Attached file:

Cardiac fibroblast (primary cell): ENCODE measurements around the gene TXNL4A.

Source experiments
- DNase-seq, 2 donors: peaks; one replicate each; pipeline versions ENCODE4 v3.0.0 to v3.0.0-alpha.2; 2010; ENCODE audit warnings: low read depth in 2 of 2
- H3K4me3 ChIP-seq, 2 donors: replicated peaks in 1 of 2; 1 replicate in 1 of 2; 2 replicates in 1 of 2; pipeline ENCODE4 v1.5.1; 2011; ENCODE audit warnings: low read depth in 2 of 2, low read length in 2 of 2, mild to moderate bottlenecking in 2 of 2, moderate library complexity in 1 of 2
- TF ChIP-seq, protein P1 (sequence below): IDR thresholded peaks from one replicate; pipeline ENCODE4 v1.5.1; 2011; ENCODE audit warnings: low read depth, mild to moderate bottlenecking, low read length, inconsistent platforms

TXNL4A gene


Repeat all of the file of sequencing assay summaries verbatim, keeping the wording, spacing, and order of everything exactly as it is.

Cardiac fibroblast (primary cell): ENCODE measurements around the gene TXNL4A.

Source experiments
- DNase-seq, 2 donors: peaks; one replicate each; pipeline versions ENCODE4 v3.0.0 to v3.0.0-alpha.2; 2010; ENCODE audit warnings: low read depth in 2 of 2
- H3K4me3 ChIP-seq, 2 donors: replicated peaks in 1 of 2; 1 replicate in 1 of 2; 2 replicates in 1 of 2; pipeline ENCODE4 v1.5.1; 2011; ENCODE audit warnings: low read depth in 2 of 2, low read length in 2 of 2, mild to moderate bottlenecking in 2 of 2, moderate library complexity in 1 of 2
- TF ChIP-seq, protein P1 (sequence below): IDR thresholded peaks from one replicate; pipeline ENCODE4 v1.5.1; 2011; ENCODE audit warnings: low read depth, mild to moderate bottlenecking, low read length, inconsistent platforms

TXNL4A gene